This article is part of the series 30 Years After: Review and Renew the Reforms Agenda.
Nations take a long time to alter the parameters of their foreign and security policies. That’s because a nation’s foreign policy flows from several sources: From the international system to its domestic political imperatives to the cultural factors that underlie its society to the personal characteristics and perceptions of individual decision-makers. This usually provides an essential continuity to a nation’s foreign policy framework. Like most nations, India’s external outlook has also traditionally been a result of these varied factors interacting and transforming each other.
India’s rise in the global inter-state hierarchy is a reality, the foundations of which were laid at the end of the Cold War.
Yet, there are times when nations come to a crossroad, where the ends, ways and means trifecta has to be recalibrated and that too drastically. Such inflection points are rare but when they arrive, nations have to make decisive choices. As India observes the 30th
anniversary of the 1991 reforms this month, it is time to assess and acknowledge the critical role these reforms have played in shaping the trajectory of Indian foreign policy over the last three decades. Indian policymakers have been forced to respond to their nation’s political and economic rise and reshape its foreign policy accordingly. As a nation’s weight in the global balance of power rises, it is confronted with the choice of whether to become a major power or not. However, a state’s freedom to choose whether to achieve that status is, in reality, tightly constrained by structural factors. India’s rise in the global inter-state hierarchy is a reality, the foundations of which were laid at the end of the Cold War.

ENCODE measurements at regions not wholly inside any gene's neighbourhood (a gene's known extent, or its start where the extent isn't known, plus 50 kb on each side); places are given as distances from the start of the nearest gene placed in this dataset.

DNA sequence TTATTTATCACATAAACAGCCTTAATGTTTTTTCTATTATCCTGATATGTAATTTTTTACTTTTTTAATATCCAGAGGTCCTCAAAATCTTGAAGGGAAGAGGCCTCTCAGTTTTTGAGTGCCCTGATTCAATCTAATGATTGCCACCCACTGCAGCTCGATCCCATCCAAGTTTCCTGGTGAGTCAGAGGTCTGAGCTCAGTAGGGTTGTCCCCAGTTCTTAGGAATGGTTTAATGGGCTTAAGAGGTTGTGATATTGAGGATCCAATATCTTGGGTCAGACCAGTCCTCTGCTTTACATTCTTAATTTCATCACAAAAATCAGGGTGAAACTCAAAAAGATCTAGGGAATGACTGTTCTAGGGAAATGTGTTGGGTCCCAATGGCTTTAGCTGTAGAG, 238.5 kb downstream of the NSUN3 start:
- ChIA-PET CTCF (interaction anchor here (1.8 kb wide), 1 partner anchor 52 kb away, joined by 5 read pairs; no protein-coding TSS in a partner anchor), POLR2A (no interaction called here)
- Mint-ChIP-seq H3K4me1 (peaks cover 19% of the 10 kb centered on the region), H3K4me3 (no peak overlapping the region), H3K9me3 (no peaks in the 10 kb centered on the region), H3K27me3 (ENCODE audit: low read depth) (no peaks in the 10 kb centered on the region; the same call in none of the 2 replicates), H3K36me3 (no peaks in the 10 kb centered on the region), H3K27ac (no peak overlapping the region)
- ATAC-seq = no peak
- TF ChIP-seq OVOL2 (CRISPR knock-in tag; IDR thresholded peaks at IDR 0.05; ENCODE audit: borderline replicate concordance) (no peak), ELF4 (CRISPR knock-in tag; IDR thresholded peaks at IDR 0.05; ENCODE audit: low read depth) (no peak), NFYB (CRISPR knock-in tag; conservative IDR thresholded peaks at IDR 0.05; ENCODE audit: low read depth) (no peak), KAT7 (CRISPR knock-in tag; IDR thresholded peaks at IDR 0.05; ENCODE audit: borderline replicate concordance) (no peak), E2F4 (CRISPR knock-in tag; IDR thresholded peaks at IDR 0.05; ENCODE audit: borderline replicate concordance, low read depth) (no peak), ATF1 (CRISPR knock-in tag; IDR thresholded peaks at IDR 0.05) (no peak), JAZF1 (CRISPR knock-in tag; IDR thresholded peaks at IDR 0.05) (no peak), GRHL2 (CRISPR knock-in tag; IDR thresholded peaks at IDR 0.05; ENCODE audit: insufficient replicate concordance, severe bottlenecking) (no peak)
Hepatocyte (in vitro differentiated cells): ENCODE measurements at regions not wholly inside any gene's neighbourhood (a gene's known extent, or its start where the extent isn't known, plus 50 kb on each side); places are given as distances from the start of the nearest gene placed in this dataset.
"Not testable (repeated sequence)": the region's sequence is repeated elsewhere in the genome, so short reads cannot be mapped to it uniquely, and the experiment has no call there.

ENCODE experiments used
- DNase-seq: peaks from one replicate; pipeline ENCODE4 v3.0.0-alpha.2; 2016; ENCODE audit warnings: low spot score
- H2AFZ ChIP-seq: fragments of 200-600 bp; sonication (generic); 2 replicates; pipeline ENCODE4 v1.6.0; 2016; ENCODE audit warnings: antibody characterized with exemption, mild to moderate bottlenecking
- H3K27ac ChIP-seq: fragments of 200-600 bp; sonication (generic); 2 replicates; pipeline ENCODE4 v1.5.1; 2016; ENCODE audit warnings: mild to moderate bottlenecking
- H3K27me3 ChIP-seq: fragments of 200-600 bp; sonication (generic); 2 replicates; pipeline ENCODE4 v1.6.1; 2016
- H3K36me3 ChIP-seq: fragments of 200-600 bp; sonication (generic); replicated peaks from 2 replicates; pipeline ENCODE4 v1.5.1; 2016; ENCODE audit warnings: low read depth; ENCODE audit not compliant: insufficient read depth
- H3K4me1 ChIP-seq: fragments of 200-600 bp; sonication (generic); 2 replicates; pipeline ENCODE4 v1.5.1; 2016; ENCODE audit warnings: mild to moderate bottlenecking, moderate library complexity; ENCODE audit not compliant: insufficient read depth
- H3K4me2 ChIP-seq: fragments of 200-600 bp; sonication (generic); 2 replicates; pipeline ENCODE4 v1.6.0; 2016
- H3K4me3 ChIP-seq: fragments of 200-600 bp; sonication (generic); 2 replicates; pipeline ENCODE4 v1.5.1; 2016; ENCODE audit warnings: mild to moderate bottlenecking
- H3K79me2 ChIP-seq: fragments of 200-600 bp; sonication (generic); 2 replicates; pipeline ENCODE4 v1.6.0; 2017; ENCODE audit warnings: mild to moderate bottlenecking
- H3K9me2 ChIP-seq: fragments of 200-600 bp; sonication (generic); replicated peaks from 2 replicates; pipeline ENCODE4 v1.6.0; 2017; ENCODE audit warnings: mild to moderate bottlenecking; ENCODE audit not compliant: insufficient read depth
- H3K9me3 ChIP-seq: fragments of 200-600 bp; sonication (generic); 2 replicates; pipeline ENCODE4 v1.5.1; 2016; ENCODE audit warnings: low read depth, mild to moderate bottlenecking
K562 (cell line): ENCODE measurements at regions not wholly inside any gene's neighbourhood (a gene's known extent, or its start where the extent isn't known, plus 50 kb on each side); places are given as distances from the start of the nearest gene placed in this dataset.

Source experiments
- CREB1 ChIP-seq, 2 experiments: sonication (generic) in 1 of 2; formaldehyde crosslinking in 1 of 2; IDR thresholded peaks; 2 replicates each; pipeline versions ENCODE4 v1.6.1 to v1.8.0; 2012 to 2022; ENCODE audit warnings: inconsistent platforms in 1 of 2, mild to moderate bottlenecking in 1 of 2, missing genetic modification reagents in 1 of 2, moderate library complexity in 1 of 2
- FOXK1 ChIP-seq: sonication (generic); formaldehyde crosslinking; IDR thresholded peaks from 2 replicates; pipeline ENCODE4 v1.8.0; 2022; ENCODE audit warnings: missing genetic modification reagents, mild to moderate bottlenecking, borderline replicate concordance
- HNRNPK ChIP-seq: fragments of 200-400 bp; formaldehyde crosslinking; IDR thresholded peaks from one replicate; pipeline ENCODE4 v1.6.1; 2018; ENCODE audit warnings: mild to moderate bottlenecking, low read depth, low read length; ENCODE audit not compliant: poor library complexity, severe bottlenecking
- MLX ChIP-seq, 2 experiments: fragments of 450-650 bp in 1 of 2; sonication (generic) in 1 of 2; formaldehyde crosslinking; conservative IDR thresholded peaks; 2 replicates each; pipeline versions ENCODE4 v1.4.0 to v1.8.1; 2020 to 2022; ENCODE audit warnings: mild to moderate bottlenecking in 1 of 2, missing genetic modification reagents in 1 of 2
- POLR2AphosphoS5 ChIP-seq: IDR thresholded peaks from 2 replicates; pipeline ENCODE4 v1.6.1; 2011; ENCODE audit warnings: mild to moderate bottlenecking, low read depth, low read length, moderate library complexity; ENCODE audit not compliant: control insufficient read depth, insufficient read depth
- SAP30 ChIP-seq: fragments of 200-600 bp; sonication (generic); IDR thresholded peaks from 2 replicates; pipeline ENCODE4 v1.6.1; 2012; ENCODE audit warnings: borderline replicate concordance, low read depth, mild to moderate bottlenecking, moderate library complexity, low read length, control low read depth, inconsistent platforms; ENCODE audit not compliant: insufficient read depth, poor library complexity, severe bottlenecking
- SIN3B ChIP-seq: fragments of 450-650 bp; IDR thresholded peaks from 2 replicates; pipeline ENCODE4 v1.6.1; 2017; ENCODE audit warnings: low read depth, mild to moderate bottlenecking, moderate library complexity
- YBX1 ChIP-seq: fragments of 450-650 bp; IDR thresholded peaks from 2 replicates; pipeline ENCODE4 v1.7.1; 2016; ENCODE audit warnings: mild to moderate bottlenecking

Throughout the Cold War period, India was concerned about getting entangled in the US-USSR superpower rivalry. It made sense to make a choice in favour of a non-aligned foreign policy posture that, at least in theory, preserved India’s decision-making autonomy in the realm of international affairs. Behind all the rhetoric of the so-called Third World solidarity, there was a very cool-headed calculation that was aimed at protecting vital Indian interests. And these interests were fairly limited in scope, given India’s relatively limited economic and military capabilities. Pakistan’s security strategy was India’s most immediate threat — India’s obsession with Pakistan was not all that surprising.
Behind all the rhetoric of the so-called Third World solidarity, there was a very cool-headed calculation that was aimed at protecting vital Indian interests.
But beyond Pakistan, there was little clarity — something that was vividly brought home in the stunning defeat at the hands of the Chinese in 1962. And even on Pakistan, there is little evidence to suggest that India had a coherent strategy. The wars with Pakistan kept coming and India continued to fight those wars without ever bothering to make the assessment if a policy can be evolved that would make these wars go away. The patting on the back that India didn’t start any of these wars and that it fought only when provoked could not hide the fact that there was a big policy vacuum at the heart of Indian foreign and security policy.
Post Cold War Foreign Policy
The end of the Cold War came as a blessing in disguise as it forced Indian policymakers to adapt to the new global political and economic realities — it was a much-needed shock. Many of the central assumptions of Indian foreign policy had to be reviewed in light of the changed circumstances. The shape of the world changed, signalling the possibility of a new Indian foreign and national security strategy.
Indian democracy became so much more attractive after the Indian economy started delivering strong results.
At this point, India’s economic reforms put the nation on a high-growth trajectory, plunging it willy-nilly into the realm of great power politics. And as a new decade dawned at the beginning of a new millennium, India seemed poised to be at the threshold of achieving the status of a major global power, emerging as an indispensable, albeit reluctant, element of the new global order — exemplified by its growing economic and military might. Indian democracy became so much more attractive after the Indian economy started delivering strong results.